The British Hen Welfare Trust celebrates 10th anniversary

Jane Howorth - Charity Founder

Jane Howorth - Charity Founder - Credit: Archant

A charity set up to educate the public about laying hen welfare celebrates its 10th anniversary this year.

The British Hen Welfare Trust, best known for its re-homing initiative, has found pet homes for over 450,000 commercial laying hens destined for slaughter since it was established in 2005. Jane Howorth, the Trust’s Founder, was moved by a Panorama documentary in 1977 which illustrated the stark conditions inside battery cages, and she is delighted to have reached this first milestone birthday: “I am thrilled to be celebrating our tenth anniversary, and more importantly to have found homes for so many hens and introduced people to the joys of keeping our lovely ex-bats. Of course we could not have achieved this without our wonderful team of 300+ volunteers around the UK; they have worked so hard to help so many hens.”

The charity which boasts many well-known Patrons including Jamie Oliver, Amanda Holden, Antony Cotton and Kate Humble, puts its success down to its pragmatic approach towards the egg industry and the warm support received from the public. The charity’s level-headed stance was highlighted when Jane was placed in the top 100 in a Country Life ranking of people with most influence on those who live in the countryside in 2009, coming just two places behind David Cameron.

Jane commented: “Of course we could not have reached this point without the trust of the farmers who let us take their birds. I am particularly proud of our relationship with the egg industry, it has taken time to build trust, but I believe farmers now understand that we, too, want to see a strong and successful UK egg industry that values high welfare.”

As well as finding homes for hens, the charity educates the public on how they can make a difference to hen welfare through their shopping basket and encourages people to check the food labels. Increased consumer awareness has led to big names switching policy to free range eggs, such as Marks & Spencer who led the way in 2002 and Hellmanns who started using free range eggs in their ubiquitous mayonnaise from 2011. Policy changes such as these have improved the quality of life for tens of thousands of hens and continues to do so; consumer clout at its most powerful according to the charity.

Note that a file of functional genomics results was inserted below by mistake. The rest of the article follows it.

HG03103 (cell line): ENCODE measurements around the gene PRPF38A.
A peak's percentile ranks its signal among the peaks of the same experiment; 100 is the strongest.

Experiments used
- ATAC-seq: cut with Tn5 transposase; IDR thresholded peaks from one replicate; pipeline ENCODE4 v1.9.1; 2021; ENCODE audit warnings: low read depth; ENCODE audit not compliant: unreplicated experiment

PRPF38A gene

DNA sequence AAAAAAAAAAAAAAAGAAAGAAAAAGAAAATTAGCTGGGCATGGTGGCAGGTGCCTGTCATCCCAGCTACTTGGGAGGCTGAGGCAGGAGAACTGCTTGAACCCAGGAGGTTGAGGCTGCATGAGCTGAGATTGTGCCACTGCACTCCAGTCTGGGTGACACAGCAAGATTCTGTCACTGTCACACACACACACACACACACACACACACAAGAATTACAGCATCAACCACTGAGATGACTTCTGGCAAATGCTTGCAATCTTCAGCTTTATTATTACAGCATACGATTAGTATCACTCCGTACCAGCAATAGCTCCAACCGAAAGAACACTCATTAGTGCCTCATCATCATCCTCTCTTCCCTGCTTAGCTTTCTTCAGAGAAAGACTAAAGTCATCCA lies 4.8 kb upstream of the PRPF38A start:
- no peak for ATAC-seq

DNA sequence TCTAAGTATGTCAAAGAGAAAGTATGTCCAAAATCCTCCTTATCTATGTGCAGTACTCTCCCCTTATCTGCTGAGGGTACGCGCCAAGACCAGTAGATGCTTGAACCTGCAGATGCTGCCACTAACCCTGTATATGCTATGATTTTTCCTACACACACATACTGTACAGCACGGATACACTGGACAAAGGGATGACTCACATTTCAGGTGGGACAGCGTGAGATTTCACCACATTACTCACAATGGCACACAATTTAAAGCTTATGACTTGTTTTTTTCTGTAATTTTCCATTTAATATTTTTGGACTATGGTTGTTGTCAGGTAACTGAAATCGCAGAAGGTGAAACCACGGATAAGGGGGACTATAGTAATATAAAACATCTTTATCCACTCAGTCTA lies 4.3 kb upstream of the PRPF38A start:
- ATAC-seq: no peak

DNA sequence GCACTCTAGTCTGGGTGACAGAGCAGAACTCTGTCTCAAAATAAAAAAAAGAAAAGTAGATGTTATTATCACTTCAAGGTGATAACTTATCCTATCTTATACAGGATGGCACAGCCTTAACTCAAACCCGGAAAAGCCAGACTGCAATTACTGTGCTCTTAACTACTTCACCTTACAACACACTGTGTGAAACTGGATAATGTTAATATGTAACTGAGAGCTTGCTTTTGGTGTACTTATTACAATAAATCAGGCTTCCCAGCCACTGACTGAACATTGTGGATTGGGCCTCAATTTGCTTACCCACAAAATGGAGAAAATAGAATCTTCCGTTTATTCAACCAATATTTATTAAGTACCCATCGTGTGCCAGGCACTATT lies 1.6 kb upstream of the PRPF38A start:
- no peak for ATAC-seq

Jane confirmed: “I have long believed in the power of the consumer and whilst consumers will often choose to buy free range eggs to use in cooking, they are unaware of how many eggs are used in processed food products. It is gratifying to see how gradual policy switch amongst major retailers and food manufacturers is resulting in increased use of free range eggs. Even through recession free range egg sales have largely held their own.”

The charity has a simple concept in trying to increase awareness of hen welfare and through its adoption scheme has been able to illustrate that once consumers directly connect food and welfare through the hens, this heavily influences their shopping habits. A recent survey conducted by the charity, showed that of those adopting hens 92% said they had tried to influence friends/family to buy free range eggs, and 81% regularly looked at food labels. Interestingly 98% commented that they would like to see extra labelling on production methods. (Source: British Hen Welfare Trust Henus 2014).

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The British Hen Welfare Trust produces an informative and fun magazine publication, Chicken & Egg, designed to appeal to those who enjoy keeping hens as well as to a broader audience of foodies for whom high welfare is important. The magazine includes a mix of news stories, information, recipes and special features with major retailers and celebrity interviews, and has a circulation of c. 45,000.

As well as creating a new trend for hen keeping, the charity also considers another feather in its cap the part it has played in helping to facilitate better veterinary diagnosis and treatment of backyard flocks through working with global poultry veterinary specialists, St David’s Poultry. Training for vets on poultry now regularly takes place as a result. The charity also recently provided the Royal College of Veterinary Surgeons with valuable input to enable backyard poultry be included in the standard curriculum for trainee vets for the first time.

The British Hen Welfare Trust hopes to celebrate its milestone birthday year with the arrival of a very special 500,000th lucky hen called Dee (‘D’ is 500,000 in roman numerals). Dubbed ‘Dee Day’ the countdown begins now as the British Hen Welfare Trust needs to find homes for over 50,000 hens this year.

There is always something eggciting going on at the British Hen Welfare Trust, to read latest news, find out about fundraising or where re-homing’s are taking place across the country visit, or Twitter @BHWTofficial



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